The 9:00 UTC transmission on Alexanderson day June 28, 2015 was cancelled, due to technical difficulties. An earlier, unscheduled test transmission on Tuesday, June  23rd went well and no problems was to be found. But after a wet and rainy night between Saturday and Sunday, June 27-28, an insulator in the antenna feed system, just outside the transmission hall, caught fire, during the startup and tuning of the Alexanderson Alternator, resulting in that the transmitter had to be shut down and no transmission was made at 9:00 UTC.

After shutting down the transmitter, the repair began and no more than 30 minutes later, the ”old lady” was ready again. A short test transmission at 09:45 UTC was made to verify the repair. Thank you all listeners for your patience!

The afternoon transmission at 12:00 UTC went well and the crew operating the transmitter, with Lars Kålland at the key, was relieved. An extra line was added to the transmitted message, appologizing for the cancelled transmission earlier the same day.


We would like to thank all listeners for their QSL reports.
A summary of all listeners reports will be posted here. Keep looking.

Please leave your comments below about your experience with the SAQ transmission on June 28, 2015.

Isolator failure images & movie: John Primdahl, visitor (thank you!)
Other pictures: Kjell-Ove Cederholm, Alexander GVV

3 thoughts on “Technical difficulties at Alexanderson day transmission 2015

  • 1 juli, 2015 at 22:33

    I guess I am one of the closest listeners to the great alternator; just a wee bit north of Gothenburg. But, my receiving equipment is somewhat extraordinary – a self-built analog music synthesiser!
    As the transmitter frequency is well within the bandwidth of my audio processing circuits I realised that they could possibly be used as a VLF receiver. One of the synthesisers VCOs were used as a local oscillator, tuned to something like 17,8 kc/s (btw, ‘the grand old lady’ is far more stable than my music oscillators. There is no room for a mammoth flywheel in here… 🙂 ) A long wire as an improvised antenna was then connected through the synths preamplifer, then mixed with the VCO into the ring modulator unit (4-quadrant multiplier). The resulting signal at a few hundred Hz was then fed through a 4-pole low/bandpass filter and on to the loudspeakers.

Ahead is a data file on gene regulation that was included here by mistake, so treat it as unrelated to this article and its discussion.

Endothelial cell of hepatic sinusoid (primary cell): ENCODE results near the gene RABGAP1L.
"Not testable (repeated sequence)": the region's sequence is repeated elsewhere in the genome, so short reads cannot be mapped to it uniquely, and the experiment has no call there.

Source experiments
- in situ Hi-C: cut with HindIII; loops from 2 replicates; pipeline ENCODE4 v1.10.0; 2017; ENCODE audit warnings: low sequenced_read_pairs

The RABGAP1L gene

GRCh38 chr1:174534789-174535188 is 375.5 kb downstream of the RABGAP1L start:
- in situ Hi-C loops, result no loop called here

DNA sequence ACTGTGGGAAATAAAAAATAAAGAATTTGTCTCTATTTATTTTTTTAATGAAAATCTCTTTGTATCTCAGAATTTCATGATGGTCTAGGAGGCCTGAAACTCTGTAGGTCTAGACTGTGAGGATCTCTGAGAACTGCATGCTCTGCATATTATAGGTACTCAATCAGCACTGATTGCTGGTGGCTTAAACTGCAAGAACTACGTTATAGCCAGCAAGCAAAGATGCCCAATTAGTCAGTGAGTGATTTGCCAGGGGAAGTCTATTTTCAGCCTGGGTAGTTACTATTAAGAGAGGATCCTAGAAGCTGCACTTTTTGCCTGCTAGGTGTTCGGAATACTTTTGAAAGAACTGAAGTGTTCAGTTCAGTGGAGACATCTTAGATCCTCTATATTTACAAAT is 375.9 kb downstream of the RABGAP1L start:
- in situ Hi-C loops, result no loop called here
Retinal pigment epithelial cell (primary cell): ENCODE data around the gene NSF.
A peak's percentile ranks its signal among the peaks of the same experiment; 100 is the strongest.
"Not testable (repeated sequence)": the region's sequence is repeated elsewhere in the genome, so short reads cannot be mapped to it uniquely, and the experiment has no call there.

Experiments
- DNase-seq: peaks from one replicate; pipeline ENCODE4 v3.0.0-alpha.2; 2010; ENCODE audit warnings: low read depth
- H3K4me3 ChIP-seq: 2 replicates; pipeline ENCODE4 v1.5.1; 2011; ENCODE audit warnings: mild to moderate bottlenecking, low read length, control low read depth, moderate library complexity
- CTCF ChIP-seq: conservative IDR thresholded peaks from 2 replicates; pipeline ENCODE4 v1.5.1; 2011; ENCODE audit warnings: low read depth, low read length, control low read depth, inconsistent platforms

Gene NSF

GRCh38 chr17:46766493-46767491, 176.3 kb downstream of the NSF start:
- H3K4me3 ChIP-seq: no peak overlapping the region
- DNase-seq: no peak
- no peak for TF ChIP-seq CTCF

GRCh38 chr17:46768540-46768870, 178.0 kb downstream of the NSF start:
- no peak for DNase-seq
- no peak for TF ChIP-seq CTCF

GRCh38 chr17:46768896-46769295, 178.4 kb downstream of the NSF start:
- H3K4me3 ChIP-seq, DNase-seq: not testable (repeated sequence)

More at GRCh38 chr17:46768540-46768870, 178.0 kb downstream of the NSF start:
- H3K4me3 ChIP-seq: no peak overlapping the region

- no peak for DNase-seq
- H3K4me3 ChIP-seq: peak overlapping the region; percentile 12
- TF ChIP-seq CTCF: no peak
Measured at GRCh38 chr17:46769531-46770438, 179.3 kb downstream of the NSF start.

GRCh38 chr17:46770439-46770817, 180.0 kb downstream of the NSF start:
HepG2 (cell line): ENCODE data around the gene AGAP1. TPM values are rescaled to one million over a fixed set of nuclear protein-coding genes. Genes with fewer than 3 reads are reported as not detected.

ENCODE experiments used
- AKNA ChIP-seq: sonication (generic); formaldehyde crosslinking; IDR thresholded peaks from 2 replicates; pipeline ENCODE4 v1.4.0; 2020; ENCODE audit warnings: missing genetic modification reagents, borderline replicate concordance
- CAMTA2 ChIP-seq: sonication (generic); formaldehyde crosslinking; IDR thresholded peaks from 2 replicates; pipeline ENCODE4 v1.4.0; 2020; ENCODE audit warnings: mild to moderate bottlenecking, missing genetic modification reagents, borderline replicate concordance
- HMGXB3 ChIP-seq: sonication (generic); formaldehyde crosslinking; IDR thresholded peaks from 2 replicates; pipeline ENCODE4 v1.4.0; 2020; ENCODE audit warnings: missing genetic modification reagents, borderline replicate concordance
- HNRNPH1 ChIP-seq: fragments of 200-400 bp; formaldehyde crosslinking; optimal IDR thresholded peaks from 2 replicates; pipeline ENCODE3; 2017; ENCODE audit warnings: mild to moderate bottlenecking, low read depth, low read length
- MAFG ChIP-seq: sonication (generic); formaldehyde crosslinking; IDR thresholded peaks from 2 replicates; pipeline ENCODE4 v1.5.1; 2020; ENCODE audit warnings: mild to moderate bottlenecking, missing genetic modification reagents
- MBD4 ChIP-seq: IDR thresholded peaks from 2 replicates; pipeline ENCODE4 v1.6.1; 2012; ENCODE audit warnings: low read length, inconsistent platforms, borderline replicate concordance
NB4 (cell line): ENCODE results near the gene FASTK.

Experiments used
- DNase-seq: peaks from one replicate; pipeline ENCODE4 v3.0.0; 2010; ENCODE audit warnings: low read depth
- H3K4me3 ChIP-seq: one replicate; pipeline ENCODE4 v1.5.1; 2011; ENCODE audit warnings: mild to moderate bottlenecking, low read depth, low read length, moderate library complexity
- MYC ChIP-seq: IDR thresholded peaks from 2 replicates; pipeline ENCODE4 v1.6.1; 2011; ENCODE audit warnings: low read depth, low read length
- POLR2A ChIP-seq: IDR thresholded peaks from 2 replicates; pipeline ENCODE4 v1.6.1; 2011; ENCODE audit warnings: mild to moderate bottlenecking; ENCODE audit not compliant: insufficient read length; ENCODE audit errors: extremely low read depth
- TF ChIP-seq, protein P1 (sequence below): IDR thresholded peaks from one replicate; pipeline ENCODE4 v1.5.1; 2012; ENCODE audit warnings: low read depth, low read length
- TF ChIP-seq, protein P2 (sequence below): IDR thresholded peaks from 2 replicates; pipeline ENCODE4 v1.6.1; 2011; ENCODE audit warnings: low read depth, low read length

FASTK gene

Now, I’m just a musician and audio engineer with limited, to say the least, experience in antennas and frequencies above hearing range. I had a result, but just barely. With careful listening and tuning of the filter I could hear most of the transmission, but almost drowned in other forms of noise in my setup. My next plan is to spend the time until christmas transmission to learn and design a proper antenna, and a better (less noise, more gain) preamp cirquit.
    Such a lovely reason to learn and look deeper into analog topics in this digitalised world!

    Also, I have to admit to a wee bit of ‘cheating’; I did have the dutch SDR online too, as a backup plan / reference. 😉

    I will stay tuned…



  • 30 juni, 2015 at 23:53

    Dear team of Grimeton Radio,

    I am very glad that ”the ”old lady” is ready again.” and that no permanant harm did remain, and that nobody was injured. I sent my somehow lengthy reception report as smail to you this morning.

    What I have ti mention here is …
    Grimeton Radio is the first technical machine, after vessels, which was spoken of in the femininum. I suppose, some of your team were active in the ”Swedisch Kriegsmarine” or/and were active as radio officers on civil sea going vessels.
    How you managed to take a technical major problem to give sufficient information to your website’s readers, not only explainen very detailed what the reason was, how you managed to cope with the problem and to get on the air soon, to meet the afternoon schedule, all this together is a very good example how to make good, modern and efficient communication work to the public.
    I do wish you and all your coworkers, the whole team, the very best in the future, personally and together and with Grimeton Radio (SAQ). I am always very happy (especially as a former professional ”brass pounder”) when I here ”vvv de SAQ” …

    Kind regards
    Hans G. Diederich, DK2XV

  • 29 juni, 2015 at 17:03

    SAQ heard 5700 km away in FN35rk near Granby QC Canada, some 32 km northwest of R.A. Fessenden’s birthplace. Call sign copied around 11h43 UTC, some letters copied out of second message broadcast.

    Tuned 1.7m diamond loop, FET balanced preamp, Heros Technology VLF converter.

    Team: Jimmy VE2JWH, François VE2AAY, Stéphane VE2PSU,
    Mario VA2RMC, Yvan VA2DYB, Claude VE2CLW.

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